Financial regulation, at least in the United States, is famously resistant to technological change.
Bernie Madoff’s infamous sixteen-year fraud lasted as long as it did because multiple offices at the Securities and Exchange Commission were unaware of one another’s parallel inquiries into Madoff firms.
The Madoff failure was a data failure.
In 2013, the SEC’s investor advisory committee pointed out that crucial disclosure forms are expressed as documents, instead of data. Executive compensation tables, mutual fund voting records, and many other types of information would be much more useful to investors if they were “tagged” using a standard data format. But because these disclosures are documents, there is no electronic, let alone automated, way for the markets to quickly absorb the information that they contain.
Three years later, the agency has not acted on the committee’s recommendations. This, too, is a data failure.
The SEC is not the only financial agency whose reporting regime has been stuck in the twentieth century. In 2014, a commissioner of the Commodity Futures Trading Commission criticized his own agency for failing to set a standard format for swaps data reporting under the Dodd-Frank law. Financial transactions were reported inconsistently, so the CFTC’s massive swaps database was not searchable as a whole.
Because the financial agencies have not adopted standard data fields and formats, financial information in the United States is opaque to investors - that is, unless they invest in tedious manual review and expensive translation platforms.
Moreover, compliance is more expensive than it should be for companies and firms. One study suggested that over three-fourths of the information that large companies report to the Bureau of Economic Analysis is also reported to the SEC. If the two agencies aligned the data fields, software could handle both requirements at once - as has already happened in the UK and other countries. Since they haven’t, millions of dollars are wasted compiling, editing, and submitting redundant reports.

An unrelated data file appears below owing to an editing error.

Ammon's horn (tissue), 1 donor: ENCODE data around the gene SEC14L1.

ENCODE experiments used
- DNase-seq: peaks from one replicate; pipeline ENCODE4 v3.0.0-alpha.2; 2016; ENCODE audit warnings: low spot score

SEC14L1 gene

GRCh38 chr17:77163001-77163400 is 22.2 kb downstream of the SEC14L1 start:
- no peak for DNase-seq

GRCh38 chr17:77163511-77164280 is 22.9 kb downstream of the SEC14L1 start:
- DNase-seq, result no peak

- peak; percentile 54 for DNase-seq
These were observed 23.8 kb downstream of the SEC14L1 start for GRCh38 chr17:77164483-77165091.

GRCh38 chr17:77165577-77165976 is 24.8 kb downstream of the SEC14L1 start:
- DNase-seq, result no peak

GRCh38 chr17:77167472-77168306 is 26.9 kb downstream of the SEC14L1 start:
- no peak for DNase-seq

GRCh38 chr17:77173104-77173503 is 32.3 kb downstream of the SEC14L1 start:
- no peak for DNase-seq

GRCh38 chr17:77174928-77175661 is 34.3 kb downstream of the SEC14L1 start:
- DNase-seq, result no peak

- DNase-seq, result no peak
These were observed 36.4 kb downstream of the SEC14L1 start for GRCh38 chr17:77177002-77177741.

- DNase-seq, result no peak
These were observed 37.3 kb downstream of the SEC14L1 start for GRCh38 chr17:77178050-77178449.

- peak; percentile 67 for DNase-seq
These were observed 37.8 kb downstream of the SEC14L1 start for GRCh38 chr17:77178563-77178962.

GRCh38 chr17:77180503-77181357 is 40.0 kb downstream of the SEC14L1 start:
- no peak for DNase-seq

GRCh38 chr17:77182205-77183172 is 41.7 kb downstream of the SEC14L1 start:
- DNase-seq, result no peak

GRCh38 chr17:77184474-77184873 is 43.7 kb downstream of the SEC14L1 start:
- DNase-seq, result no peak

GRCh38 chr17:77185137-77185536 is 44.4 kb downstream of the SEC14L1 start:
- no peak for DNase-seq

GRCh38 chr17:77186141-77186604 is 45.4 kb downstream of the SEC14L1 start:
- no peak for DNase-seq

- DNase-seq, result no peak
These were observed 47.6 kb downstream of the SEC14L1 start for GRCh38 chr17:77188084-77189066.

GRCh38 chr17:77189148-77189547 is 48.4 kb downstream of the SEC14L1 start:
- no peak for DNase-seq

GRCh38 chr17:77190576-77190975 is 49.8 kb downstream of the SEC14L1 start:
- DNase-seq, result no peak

Finally, the lack of open, searchable data hurts the agencies’ missions. It makes data analytics cumbersome and expensive. It allows frauds like Madoff’s to go undetected.
But fortunately, change is coming.
First, the SEC has started to pay more attention to the need for open data. Seven recent rule proposals have specified a standard data format for the new disclosures they require. But the SEC needs to overhaul its existing disclosure rules. The Financial Transparency Act (H.R. 2477), proposed in Congress last year, would require the SEC to do that.
Second, last December, the CFTC finally proposed a standard data format for its swaps reports, five years after Dodd-Frank first mandated those reports.
Finally, the Treasury Department has called for all financial agencies to adopt a single, standard data field, known as the Legal Entity Identifier (LEI), to identify all the companies and firms that report to them.
The LEI will allow information from a particular entity to be aggregated across all the different agencies regulating that entity. The LEI will turbocharge transparency, reduce compliance costs, and reveal frauds like Madoff’s - but only if all the agencies start using it.
Next week, on March 29, our two organizations will host the second annual Financial Data Summit in Washington. The Financial Data Summit will connect the agency officials who are trying to bring open data to financial regulation and the Congressional leaders who are embracing the same goal.
Open data also means a surge of opportunity for the financial technology industry that we represent.
In 2008, a group of coders and former CFOs founded Workiva, whose software uses a standard data format to help automate financial reporting. Within seven years, Workiva was earning more than $100 million annually.
The more financial agencies adopt standard data fields and formats, the more entrepreneurs can build companies like Workiva. Our industry has already developed tools that can automate and analyze. The government needs to catch up.
We can discover the next Madoff before his victims lose their assets - but only if financial agencies get smart and replace all their old-school disclosure documents with searchable, open data.
LeDuc is the policy director of the Software and Information Industry Association. Hollister is the executive director of the Data Coalition.